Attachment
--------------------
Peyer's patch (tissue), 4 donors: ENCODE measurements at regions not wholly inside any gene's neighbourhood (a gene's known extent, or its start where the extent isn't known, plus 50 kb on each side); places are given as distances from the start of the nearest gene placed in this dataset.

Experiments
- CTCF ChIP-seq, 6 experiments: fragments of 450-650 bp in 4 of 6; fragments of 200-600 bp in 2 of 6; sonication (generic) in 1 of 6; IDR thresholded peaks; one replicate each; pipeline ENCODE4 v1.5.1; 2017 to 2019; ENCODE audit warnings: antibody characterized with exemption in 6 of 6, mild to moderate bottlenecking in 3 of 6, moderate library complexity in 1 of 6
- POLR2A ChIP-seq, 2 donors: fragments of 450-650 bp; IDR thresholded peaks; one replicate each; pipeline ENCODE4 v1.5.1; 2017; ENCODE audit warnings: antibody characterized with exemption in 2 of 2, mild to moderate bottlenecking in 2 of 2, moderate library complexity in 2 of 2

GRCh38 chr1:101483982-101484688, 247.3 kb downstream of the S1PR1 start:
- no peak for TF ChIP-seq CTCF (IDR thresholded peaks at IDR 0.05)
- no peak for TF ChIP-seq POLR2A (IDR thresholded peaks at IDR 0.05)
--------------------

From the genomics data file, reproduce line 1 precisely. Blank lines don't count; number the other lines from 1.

Peyer's patch (tissue), 4 donors: ENCODE measurements at regions not wholly inside any gene's neighbourhood (a gene's known extent, or its start where the extent isn't known, plus 50 kb on each side); places are given as distances from the start of the nearest gene placed in this dataset.